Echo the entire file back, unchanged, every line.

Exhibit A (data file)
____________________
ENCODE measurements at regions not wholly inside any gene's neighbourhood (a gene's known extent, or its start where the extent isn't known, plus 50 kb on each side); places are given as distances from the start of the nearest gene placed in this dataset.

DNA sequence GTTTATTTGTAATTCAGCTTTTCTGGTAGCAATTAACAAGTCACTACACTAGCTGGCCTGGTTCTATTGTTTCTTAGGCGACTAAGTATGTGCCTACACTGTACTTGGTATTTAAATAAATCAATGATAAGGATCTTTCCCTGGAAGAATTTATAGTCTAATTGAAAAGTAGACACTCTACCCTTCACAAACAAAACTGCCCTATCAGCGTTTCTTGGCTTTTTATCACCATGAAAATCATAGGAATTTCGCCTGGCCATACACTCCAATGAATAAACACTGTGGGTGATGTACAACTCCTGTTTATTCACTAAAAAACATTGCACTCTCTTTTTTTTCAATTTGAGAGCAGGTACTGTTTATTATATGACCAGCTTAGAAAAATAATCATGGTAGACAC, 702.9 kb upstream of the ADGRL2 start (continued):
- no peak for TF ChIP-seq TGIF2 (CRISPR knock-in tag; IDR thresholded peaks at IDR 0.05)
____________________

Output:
ENCODE measurements at regions not wholly inside any gene's neighbourhood (a gene's known extent, or its start where the extent isn't known, plus 50 kb on each side); places are given as distances from the start of the nearest gene placed in this dataset.

DNA sequence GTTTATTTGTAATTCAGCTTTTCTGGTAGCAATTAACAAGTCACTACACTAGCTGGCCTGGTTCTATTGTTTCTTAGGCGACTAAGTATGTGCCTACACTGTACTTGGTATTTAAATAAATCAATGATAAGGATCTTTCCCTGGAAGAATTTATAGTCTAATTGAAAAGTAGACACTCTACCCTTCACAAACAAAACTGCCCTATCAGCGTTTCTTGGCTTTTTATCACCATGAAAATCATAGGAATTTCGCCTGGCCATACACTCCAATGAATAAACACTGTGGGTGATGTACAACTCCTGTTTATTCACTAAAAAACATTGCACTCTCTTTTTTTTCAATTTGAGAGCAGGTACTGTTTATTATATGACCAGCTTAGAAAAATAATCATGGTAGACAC, 702.9 kb upstream of the ADGRL2 start (continued):
- no peak for TF ChIP-seq TGIF2 (CRISPR knock-in tag; IDR thresholded peaks at IDR 0.05)